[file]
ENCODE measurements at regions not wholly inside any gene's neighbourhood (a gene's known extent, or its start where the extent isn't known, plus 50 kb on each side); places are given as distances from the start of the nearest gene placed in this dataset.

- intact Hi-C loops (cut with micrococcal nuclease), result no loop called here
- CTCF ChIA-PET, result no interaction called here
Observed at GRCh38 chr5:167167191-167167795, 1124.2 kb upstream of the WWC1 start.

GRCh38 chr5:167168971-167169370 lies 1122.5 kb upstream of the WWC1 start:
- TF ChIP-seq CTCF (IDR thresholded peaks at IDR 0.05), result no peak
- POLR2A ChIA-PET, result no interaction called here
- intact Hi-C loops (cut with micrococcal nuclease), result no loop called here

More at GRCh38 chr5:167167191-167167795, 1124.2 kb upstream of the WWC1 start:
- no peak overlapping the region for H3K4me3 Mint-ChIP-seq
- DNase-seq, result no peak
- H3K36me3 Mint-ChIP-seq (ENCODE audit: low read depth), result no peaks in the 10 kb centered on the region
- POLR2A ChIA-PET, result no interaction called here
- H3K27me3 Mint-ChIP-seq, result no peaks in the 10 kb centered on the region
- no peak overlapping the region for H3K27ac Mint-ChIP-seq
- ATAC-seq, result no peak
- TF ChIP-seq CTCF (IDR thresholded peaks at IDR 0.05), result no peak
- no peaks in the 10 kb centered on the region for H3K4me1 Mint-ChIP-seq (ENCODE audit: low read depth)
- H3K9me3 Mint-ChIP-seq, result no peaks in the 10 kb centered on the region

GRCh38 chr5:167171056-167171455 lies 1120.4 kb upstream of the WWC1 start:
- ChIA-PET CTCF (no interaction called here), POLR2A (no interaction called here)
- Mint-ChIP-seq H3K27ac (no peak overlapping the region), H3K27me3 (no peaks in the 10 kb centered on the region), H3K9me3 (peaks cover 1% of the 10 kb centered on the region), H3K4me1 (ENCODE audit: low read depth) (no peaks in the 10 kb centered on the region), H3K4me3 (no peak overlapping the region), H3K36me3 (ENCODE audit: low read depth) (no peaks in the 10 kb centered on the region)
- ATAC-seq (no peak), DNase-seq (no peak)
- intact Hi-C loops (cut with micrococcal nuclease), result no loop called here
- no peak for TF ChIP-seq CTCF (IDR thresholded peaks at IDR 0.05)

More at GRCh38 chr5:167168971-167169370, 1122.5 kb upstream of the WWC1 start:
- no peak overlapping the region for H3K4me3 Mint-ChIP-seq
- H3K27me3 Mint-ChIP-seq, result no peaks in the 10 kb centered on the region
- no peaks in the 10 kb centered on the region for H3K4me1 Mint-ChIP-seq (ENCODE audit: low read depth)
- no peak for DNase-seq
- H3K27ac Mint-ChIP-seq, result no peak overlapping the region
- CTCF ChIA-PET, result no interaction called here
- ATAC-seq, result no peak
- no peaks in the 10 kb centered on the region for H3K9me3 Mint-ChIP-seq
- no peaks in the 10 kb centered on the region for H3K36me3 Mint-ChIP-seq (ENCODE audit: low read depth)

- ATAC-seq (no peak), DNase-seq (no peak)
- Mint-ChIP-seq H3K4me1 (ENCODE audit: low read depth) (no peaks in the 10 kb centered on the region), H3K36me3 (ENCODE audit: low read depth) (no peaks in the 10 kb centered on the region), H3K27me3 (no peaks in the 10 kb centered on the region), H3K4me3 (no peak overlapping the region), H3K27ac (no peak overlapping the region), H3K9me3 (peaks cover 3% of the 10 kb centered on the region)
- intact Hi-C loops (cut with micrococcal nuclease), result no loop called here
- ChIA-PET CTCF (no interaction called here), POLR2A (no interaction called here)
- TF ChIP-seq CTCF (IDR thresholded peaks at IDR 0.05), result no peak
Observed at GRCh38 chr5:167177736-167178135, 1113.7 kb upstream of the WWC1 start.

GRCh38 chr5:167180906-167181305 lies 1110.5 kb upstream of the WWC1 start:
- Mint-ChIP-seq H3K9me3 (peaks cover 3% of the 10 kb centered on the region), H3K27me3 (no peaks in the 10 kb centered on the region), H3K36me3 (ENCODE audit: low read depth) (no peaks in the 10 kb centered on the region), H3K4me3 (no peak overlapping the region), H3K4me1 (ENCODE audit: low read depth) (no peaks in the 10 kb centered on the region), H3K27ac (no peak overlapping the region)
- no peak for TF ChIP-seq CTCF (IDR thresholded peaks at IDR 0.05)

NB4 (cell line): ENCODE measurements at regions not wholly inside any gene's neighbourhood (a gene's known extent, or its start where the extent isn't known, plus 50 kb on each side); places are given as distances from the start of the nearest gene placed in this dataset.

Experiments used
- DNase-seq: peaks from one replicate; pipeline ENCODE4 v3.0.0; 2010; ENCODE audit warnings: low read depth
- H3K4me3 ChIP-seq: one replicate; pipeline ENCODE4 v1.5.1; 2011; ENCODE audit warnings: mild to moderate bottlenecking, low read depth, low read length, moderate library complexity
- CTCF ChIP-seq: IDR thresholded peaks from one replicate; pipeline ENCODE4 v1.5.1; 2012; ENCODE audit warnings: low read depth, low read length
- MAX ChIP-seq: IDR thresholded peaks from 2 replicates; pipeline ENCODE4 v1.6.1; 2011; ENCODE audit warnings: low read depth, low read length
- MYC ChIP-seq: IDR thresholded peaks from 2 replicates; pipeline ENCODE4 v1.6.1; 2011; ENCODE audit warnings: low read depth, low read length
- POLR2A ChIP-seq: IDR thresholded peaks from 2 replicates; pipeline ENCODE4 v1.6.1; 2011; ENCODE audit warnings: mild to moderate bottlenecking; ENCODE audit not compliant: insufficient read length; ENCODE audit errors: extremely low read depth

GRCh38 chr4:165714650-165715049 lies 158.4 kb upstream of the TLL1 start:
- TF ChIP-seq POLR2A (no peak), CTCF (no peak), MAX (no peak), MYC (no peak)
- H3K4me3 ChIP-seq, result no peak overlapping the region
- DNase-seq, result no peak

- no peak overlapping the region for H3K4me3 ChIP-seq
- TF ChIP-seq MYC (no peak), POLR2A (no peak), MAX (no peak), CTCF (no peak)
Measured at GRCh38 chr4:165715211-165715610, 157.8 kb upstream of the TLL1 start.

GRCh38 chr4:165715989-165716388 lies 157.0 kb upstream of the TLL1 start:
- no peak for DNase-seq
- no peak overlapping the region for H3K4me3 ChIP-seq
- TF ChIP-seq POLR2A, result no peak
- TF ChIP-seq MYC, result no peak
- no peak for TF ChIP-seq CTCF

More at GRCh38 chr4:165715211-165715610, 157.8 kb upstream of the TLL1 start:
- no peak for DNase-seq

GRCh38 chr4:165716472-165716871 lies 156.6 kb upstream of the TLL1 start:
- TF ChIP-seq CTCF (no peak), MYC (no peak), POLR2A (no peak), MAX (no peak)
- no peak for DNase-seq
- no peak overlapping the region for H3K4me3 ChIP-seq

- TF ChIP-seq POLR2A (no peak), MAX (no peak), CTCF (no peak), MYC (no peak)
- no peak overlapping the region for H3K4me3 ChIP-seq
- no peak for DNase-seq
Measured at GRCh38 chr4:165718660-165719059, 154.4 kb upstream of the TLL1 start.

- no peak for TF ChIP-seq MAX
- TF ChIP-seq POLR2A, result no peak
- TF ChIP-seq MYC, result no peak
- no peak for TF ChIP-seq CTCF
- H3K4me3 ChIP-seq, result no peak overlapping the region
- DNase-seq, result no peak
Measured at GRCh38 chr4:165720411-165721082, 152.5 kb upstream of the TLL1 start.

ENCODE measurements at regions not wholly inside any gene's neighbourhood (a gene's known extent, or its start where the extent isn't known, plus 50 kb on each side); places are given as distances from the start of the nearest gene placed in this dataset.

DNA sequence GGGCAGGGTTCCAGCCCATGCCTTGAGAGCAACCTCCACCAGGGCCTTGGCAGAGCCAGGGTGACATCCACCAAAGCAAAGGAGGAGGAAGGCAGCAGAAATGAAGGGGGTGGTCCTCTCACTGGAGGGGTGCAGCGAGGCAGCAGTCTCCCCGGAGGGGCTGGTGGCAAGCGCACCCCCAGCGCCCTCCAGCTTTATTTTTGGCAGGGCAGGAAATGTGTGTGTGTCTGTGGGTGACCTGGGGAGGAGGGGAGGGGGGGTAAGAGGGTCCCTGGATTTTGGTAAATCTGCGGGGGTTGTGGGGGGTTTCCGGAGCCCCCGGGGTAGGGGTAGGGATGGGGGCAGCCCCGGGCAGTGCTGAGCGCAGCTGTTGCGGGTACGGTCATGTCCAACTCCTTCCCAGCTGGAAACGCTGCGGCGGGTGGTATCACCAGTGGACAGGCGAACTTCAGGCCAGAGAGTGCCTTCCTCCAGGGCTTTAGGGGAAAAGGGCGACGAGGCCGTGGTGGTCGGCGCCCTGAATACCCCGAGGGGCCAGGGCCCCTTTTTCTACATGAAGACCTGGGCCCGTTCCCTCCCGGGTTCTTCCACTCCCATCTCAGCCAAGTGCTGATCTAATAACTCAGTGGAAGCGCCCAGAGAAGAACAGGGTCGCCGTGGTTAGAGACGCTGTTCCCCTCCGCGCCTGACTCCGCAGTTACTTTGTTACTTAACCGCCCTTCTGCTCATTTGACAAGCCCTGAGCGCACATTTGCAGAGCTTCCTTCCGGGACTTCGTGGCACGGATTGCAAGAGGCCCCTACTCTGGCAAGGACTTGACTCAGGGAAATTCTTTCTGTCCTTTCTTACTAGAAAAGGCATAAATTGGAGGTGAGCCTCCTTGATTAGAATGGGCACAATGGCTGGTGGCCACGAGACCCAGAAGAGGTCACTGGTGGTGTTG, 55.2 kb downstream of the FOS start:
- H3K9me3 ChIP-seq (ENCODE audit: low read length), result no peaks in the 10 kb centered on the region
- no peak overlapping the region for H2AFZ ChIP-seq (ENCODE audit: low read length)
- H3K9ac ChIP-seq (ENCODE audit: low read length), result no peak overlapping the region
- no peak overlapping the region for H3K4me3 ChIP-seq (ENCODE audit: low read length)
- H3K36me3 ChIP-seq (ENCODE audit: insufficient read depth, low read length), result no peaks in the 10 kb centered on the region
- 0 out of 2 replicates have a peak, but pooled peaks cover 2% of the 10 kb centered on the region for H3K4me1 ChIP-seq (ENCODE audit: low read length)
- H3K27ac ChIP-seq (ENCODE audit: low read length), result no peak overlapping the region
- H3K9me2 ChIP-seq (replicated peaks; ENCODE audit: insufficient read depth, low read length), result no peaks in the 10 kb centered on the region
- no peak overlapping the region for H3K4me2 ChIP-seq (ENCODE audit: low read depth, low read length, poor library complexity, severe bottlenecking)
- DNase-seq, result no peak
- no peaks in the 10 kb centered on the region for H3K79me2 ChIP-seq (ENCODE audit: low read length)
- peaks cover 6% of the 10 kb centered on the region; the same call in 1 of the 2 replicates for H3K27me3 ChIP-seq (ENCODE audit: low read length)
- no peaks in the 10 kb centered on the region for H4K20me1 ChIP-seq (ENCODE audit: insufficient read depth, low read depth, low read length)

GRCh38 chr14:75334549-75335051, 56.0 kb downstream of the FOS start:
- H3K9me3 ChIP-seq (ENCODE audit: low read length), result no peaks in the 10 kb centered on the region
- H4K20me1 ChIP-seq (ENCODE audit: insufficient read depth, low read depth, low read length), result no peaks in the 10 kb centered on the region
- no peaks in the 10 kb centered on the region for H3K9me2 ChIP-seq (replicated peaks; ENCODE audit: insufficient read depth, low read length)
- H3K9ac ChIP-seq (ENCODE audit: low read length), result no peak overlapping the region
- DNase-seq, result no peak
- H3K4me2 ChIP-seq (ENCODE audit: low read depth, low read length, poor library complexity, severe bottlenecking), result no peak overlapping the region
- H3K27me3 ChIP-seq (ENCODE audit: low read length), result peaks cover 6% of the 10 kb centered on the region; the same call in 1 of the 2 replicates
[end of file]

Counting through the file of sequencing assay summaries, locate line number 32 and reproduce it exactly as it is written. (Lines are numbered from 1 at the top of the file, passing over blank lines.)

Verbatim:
- CTCF ChIA-PET, result no interaction called here